Originally published 11 August, 2006, My Son Has Autism
Far away in his office in the Bronx, Jim said, "That photo just makes me think of a Lewis Hine photo of iron workers." Charlie was walking up a metal slide (while many these days are plastic) and his muscle shirt (which sports a headphone-wearing animal design) revealed that, thanks to all that time in the pool and running around in our front yard, he is one tan boy, with well-rounded shoulders to match. These days, he definitely prefers walking up slides to skidding down them.
I had a sense of the photo Jim was talking about and looked up "Louis Hine" on the web, and here is one entitled Icarus atop Empire State Building (1931). Icarus was the son of Daedalus who, in Greek mythology, was a master craftsman: He constructed the Labyrinth to house the Minotaur, and also made wings of wax for himself and his son, Icarus, to flee from King Minos of Creek. Icarus flew too close to the sun, the wings melted, and he fell into the ocean. Daedalus flew to safety and crafted a temple at Cumae, where Aeneas in Virgil's Aeneid meets the Sibyl, a priestess who leads him down to Hades, the Underworld. The myth of Icarus is often interpreted as an allegory for humans' over-confidence in their abilities and the man in Hine's photo on a wire--I can't even think how high up he is--does seem to be pulling himself up into the heights of the sky, the Hudson River and Jersey and a bit of steel girder below.
It was miserably hot today; it being late afternoon, the conditions for slide-walking were pretty good. The metal had cooled and there was no chance of slipping down as on a rainy day. Charlie walked holding the slide's sides, then reached to grasp the metal half-circles. A part of me wishes he would just "do what the slide is for" and go down it; I suppose Daedalus thought this when Icarus flew up towards the sun on his waxen wings.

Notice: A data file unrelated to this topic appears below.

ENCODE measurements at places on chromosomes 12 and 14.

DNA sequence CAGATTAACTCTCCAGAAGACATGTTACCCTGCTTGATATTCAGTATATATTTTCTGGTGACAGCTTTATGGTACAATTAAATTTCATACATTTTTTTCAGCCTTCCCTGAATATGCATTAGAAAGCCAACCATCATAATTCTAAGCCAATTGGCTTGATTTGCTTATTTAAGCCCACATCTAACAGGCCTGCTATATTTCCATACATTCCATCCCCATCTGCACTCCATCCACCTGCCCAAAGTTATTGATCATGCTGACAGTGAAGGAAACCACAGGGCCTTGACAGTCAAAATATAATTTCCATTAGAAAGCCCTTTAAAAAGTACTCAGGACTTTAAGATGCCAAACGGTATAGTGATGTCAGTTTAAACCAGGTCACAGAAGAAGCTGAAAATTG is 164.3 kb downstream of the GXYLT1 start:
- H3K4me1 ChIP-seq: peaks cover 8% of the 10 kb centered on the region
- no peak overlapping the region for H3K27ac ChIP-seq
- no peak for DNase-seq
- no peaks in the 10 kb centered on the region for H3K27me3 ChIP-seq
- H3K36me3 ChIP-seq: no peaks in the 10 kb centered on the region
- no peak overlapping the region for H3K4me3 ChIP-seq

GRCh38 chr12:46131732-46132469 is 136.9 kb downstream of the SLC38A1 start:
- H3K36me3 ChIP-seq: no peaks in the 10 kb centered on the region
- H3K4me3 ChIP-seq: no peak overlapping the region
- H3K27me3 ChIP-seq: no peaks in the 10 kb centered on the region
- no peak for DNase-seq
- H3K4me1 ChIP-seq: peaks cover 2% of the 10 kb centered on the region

And another part of me joys in Charlie expressing himself, doing what he imagines wouldn't be such a bad thing to try. Due to the social impairments that are part of autism, we often find ourselves "redirecting" Charlie to "appropriate" behavior (looking at the cookies in the grocery store, not breaking the box open for a sneak bite; standing in line and not flapping his hands and running back and forth). Charlie has plenty of his own plans for what he wants to do and, at 8, he is much firmer--unabashedly independent--about insisting on doing them.
Charlie and I made a fast stop by my office this afternoon. "Home house," he said, as soon as I parked the black car in Jersey City. He then had a bit of fun climbing on the staircases in my building and checking out the view from my window. As we drove home on the Pulaski Skyway, I glimpse the Empire State Building in the rear view mirror. "How 'bout we get some sushi for lunch?" I asked. "Shopping cart sushi," said Charlie. It has been several days since he last had his "favorite Japanese food" and he was a bit subdued at the store, choosing the Deluxe pack quickly. Later, we drove to his favorite playground and, to make up for yesterday's adventure, had a good time and treated ourselves to a trip to Target.
After attempting to put various Barney DVD's, a Sprite, and a bag of Cool Ranch Doritos into the cart, Charlie got the latest Wiggles CD. "You're to old for Barney," I reminded him. "And those Doritos have some milk-thing in them, and you're allergic." Charlie regarded me with his big somber eyes, and listened, and put them back. "You're a good guy, Cholly," I said as we drove home. "Open Wiggles," said Charlie. "Home house, Daddy home, we'll be back!"
We strive everyday to do the best thing for Charlie and, while we may not quite get there with our poor human tools, I'm always gladdened because we try, and think that Charlie knows this, too.